Tuesday, August 27, 2013

The Dark Side of Camping

When friends ask us about our experiences camping, they occasionally ask us what we consider the least favorable part of RVing, our civilized version of camping. You know, is there a part of RVing we really dislike? While I don't care for the constant semi-truck trailer traffic on the Interstate highways, or having three or four days of constant rain while confined to a muddy campground, or especially inconsiderate pet owners who don't leash or clean up after their dogs, there is one item we dislike that takes first place. The thing we dislike the most is a result of one of the activities made attractive by camping close to nature. Too close to nature as it turns out. Chiggers!
Look Closely! At only 1/150th to 1/120th of an inch in diameter, they are barely visible 

We have many camping friends who have never been bitten by chiggers. Many of my friends have never heard of them. In fact, the Germans don't even have a word for them. They call them “sandfloh,' or sand fleas, which they definitely are not. Chiggers are not even insects, they are arachnids, the same family as spiders and ticks. We have sand fleas in Florida – where we call them 'no-see-ums' – and they are quite mild by comparison to chiggers. In fact, they are almost pleasant next to the little, almost invisible, flesh-eaters that can spoil a vacation faster than bad weather. 

My mom used to call them redbugs. They were a normal part of Blackberry picking on the family farm in North Carolina. You don't need to be a camper to have one of nature's worst biters chew up your ankle, all you have to do is walk in green, tall, wet grass where the adult mite, Trombicula alfreddugesi, has laid her eggs. Damp or wet grass happens to make a really great home for the little stinkers. It takes high humidity or moisture for the larvae, and they are normally found close to the ground, you know, foot level, or not much higher than your shins. That's where their normal hosts, rabbits, opossums, raccoons and just about anything else at ground level, run around. Unfortunately, green, tall, wet grass can be found on almost any overgrown hiking or bicycle trail. Especially the trails that encircle most campgrounds. Especially summer campgrounds. We've actually picked chiggers up in mowed fields.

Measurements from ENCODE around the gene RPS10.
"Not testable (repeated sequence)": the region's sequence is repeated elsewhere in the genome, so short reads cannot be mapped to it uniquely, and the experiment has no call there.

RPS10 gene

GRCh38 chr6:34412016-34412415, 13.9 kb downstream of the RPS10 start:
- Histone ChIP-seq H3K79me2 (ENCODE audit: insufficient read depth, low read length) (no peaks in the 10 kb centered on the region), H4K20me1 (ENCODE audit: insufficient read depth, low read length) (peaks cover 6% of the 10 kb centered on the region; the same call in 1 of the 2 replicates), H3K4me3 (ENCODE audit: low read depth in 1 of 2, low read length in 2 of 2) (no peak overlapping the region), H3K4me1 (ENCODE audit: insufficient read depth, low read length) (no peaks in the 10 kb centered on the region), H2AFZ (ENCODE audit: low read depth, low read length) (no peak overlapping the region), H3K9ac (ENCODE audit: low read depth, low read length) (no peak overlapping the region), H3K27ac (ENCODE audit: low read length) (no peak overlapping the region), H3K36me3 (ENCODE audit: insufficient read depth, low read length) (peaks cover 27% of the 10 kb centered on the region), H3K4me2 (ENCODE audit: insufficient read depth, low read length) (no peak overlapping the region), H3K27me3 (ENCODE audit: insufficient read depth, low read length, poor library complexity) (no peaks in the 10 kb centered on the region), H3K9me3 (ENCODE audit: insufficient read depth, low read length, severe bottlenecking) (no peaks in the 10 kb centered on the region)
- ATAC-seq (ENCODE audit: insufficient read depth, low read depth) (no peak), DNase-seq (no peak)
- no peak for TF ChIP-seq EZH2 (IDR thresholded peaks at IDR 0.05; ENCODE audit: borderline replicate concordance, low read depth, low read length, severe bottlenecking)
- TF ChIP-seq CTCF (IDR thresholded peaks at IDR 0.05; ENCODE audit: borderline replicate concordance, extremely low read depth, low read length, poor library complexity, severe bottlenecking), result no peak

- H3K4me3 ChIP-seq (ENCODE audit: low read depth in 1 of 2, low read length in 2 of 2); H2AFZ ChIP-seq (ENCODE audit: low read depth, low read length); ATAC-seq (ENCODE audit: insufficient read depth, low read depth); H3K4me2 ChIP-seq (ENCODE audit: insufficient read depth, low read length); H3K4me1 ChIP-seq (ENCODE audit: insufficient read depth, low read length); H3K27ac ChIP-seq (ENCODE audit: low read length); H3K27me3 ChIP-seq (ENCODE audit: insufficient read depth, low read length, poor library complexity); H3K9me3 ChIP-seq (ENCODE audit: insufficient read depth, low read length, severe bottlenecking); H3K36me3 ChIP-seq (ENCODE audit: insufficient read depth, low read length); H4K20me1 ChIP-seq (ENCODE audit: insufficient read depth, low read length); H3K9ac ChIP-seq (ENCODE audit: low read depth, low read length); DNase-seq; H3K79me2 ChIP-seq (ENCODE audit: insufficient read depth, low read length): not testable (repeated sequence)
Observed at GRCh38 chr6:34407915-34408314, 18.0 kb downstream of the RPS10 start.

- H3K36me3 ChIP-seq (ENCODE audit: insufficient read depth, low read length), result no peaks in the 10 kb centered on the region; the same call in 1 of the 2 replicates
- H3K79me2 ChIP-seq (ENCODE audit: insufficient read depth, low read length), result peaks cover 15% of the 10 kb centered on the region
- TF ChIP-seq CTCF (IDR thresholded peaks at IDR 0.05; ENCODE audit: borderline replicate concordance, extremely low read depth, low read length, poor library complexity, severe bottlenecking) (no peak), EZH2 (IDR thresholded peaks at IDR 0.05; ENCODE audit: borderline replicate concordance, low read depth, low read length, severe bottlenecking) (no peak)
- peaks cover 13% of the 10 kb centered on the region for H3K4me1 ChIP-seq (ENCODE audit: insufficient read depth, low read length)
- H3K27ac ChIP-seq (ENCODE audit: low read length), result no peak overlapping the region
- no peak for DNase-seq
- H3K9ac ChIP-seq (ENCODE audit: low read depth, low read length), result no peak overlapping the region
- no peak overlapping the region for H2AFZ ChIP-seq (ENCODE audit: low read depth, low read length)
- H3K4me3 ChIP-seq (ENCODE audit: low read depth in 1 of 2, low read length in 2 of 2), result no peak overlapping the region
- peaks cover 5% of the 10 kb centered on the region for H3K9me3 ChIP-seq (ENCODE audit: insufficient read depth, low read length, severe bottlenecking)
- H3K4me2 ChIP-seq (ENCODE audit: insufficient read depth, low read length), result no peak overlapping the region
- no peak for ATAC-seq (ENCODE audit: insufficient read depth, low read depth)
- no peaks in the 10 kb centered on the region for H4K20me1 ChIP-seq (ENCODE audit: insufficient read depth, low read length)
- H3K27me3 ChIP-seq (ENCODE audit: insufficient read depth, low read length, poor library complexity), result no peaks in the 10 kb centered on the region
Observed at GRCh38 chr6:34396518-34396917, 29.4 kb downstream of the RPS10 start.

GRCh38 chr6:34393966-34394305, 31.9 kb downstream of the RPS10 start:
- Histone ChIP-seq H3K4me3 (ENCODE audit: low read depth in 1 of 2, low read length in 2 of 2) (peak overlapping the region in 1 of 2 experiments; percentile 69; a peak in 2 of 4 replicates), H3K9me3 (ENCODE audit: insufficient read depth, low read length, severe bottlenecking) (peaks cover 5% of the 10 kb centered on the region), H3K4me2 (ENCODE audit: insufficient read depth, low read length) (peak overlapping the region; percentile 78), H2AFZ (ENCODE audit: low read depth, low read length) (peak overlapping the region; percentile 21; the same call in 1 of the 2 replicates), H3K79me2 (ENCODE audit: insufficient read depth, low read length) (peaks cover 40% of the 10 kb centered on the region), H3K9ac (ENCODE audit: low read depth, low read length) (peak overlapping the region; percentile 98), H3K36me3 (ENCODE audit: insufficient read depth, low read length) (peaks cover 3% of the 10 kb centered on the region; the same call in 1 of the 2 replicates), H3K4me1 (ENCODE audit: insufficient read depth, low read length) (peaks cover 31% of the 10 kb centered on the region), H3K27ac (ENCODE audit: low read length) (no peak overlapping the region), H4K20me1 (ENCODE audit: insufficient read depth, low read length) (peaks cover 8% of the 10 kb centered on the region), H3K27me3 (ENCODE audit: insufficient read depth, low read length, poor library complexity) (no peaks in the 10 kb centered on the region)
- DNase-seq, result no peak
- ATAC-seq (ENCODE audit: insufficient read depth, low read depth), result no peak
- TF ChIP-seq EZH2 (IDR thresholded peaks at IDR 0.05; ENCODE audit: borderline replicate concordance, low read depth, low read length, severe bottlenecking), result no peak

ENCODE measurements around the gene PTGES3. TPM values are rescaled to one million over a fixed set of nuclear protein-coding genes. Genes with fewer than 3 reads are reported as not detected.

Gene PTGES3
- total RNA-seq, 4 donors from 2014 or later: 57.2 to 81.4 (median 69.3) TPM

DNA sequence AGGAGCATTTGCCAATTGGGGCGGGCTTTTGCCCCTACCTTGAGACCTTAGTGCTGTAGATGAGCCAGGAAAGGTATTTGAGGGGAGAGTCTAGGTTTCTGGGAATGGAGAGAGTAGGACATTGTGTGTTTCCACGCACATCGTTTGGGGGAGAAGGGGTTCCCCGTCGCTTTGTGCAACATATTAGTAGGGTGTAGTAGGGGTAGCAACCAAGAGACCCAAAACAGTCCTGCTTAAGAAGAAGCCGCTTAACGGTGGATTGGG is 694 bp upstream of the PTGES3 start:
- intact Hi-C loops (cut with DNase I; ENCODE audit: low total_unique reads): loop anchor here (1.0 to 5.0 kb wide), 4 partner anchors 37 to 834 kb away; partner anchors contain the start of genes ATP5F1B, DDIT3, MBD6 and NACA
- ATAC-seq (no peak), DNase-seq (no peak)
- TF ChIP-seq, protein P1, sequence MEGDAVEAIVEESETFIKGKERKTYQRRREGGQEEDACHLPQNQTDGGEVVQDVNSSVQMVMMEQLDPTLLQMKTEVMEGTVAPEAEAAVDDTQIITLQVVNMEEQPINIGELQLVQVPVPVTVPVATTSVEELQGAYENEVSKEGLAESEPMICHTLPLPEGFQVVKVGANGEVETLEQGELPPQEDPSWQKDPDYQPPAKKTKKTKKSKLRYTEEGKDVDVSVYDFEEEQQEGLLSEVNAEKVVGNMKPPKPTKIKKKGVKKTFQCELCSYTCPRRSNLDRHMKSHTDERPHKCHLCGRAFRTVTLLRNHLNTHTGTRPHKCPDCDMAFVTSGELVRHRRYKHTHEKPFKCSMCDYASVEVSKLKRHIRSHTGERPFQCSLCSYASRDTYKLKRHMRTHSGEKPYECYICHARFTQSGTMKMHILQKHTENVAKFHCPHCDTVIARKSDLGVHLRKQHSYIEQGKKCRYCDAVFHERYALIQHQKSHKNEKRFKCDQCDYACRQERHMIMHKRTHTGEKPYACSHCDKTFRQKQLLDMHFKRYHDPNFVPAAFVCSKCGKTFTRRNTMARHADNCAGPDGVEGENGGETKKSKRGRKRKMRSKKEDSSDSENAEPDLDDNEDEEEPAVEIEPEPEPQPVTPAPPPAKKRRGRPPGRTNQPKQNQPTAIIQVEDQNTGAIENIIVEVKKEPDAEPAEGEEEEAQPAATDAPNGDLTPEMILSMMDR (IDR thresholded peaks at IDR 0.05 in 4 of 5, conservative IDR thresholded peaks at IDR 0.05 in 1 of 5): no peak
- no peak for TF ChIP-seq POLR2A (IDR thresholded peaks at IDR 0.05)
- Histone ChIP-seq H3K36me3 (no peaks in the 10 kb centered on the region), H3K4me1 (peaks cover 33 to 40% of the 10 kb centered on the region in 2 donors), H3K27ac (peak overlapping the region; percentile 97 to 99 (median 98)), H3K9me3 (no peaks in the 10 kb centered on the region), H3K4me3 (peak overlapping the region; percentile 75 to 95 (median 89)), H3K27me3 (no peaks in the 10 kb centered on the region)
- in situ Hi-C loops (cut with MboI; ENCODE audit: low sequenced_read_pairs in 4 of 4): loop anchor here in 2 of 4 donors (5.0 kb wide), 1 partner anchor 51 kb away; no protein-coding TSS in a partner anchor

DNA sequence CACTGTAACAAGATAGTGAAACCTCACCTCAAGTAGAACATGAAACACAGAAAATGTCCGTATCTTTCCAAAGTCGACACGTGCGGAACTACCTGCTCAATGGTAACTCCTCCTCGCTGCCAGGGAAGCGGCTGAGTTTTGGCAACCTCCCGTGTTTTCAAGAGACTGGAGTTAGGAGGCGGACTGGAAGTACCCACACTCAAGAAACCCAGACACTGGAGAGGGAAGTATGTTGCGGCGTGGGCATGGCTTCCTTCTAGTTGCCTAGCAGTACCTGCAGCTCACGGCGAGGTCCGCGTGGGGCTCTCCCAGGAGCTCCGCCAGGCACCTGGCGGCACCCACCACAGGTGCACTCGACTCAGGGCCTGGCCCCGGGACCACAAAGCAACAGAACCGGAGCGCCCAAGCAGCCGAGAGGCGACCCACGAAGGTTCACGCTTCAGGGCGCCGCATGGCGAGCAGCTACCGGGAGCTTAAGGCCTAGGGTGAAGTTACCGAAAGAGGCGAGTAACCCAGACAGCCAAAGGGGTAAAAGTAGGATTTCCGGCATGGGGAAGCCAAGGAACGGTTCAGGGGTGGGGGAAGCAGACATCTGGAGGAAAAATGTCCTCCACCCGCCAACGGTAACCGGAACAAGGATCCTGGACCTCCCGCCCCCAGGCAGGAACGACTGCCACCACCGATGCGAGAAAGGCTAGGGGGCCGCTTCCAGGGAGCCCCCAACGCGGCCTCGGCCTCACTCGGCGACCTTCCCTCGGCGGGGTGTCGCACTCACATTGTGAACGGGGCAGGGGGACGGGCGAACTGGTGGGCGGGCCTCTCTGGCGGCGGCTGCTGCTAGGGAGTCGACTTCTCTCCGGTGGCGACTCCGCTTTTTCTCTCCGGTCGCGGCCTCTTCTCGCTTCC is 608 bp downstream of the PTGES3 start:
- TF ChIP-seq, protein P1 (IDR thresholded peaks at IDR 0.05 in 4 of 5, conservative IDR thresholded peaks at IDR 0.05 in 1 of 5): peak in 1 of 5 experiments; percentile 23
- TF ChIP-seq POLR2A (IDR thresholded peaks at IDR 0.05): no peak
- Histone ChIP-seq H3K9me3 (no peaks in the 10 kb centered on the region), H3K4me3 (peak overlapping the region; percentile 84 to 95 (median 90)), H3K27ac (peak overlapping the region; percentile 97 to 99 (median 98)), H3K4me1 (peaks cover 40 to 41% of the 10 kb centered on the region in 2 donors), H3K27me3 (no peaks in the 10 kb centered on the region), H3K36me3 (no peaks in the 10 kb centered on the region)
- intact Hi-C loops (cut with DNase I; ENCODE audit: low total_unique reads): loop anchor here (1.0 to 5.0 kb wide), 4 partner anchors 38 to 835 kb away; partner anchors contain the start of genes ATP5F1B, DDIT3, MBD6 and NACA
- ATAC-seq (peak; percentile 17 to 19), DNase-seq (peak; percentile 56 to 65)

Our pre-teen daughter called from a central Florida girls' summer camp one year and said we would have to pick her up early as the camp was being closed down early due to a severe measles outbreak. It seemed every child in the YMCA run camp had been infected with the disease and the camp medical staff had no choice but to send everyone home. We thought that was really odd as our daughter had the measles when she was in elementary school.